* Energy Loss:  Again, This is a common problem we see and with thermal imaging, can be easily seen / detected.   Leaks around exterior areas of a home, such as outlets & switches, air infiltration near fireplaces, built in cabinets, doors, windows, etc., can all be better evaluated.  *See notes below about "Energy Audits".  

* Structural issues:  Differences in thermal capacity, conductivity, and other intrinsic qualities of building structural components can allow for their detection when scanning walls, floors, and ceilings with an infrared camera.  This could be plumbing leaks, rodents burrowing in walls & ceiling insulation materials, under floor heating components, and plumbing materials.

* Electrical systems: Deficiencies within an electrical system can be made visually apparent by use of an infrared camera. For example, a deficient connection between electrical components can result in resistance which will manifest in temperature elevation when compared with similar types of connections, under similar load conditions.


Examples of what we find with "Thermal Imaging".


In looking at the thermal images below, the lighter yellow areas are "warmer" while the blue darker areas are "colder".

The picture on the left shows an "angled ceiling area" in the upstairs bedroom of a 1 1/2 story bungalow.   These "angled ceiling areas" were not visible from the attic.   As you can see on the thermal image (on the right), there is missing insulation in all of these "angled ceiling" areas.  The darker, purple area shown on the thermal image shows a much cooler surface temperature, which is exactly the type of thing we investigate further.  In this case "missing insulation".  Over the course of ownership, this small find alone can easily save you hundreds in future energy costs.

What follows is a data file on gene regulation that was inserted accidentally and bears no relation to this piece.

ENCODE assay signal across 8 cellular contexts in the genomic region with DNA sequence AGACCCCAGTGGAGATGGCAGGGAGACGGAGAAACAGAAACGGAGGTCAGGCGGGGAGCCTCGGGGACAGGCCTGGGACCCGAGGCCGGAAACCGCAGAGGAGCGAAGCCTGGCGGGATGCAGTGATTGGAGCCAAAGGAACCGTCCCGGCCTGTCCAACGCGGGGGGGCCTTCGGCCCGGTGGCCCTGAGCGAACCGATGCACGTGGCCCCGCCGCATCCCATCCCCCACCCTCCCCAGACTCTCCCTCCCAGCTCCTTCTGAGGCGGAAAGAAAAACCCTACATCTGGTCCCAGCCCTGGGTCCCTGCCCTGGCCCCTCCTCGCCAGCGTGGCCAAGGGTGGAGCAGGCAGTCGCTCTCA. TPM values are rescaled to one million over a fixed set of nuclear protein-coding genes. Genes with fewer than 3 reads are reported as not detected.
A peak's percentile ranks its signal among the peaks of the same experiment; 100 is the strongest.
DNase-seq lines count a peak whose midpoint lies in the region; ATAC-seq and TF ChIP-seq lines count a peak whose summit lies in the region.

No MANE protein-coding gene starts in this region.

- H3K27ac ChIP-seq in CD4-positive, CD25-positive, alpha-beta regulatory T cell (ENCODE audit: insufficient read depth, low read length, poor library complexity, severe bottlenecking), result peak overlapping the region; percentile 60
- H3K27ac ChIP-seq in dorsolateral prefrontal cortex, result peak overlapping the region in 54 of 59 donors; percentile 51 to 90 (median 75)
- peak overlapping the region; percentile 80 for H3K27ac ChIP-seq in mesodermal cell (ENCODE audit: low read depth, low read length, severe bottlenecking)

Here is another home with the same type of upstairs "angled ceiling area".  In this case Thermal Imaging (on the right) verifies that proper insulation "is present" and the home will be more comfortable and less expensive to heat and cool.  This is nice information to know when making a decision on what house to buy.

This home had an issue where "peeling paint" was present at one side of the skylight "box".  The owner stated that a roofer had just fixed a small leak that was causing this problem.  However, the paint continued to have issues.  Upon looking at the area with a Thermal Image, it is clear that two sections, at the problem side of the skylight "box" was missing insulation.  Being in a kitchen area, what was happening is that warm moist air was comdensating on the "very cold side" of the skylight box, causing this "paint issue".  This would have been very hard to find without the use of "thermal imaging", not to mention the wasted money on the "roof repairs". 

Another interesting one!   This split level home had a basic "thermal scan" and it was very odd that an interior wall was detected as very cold  (see the dark areas).  What was happening is that this interior wall section connected to an "open soffit area" in the kitchen behind this wall, which was connected to an exterior wall.  The builder did not have any type of "blocking or insulation" to stop the cold air from getting into the interior soffits, and adjoining interior wall areas.  See how great the use of thermal imaging is.  This is a problem that would have mostly likely, never been found not to mention a huge energy waster.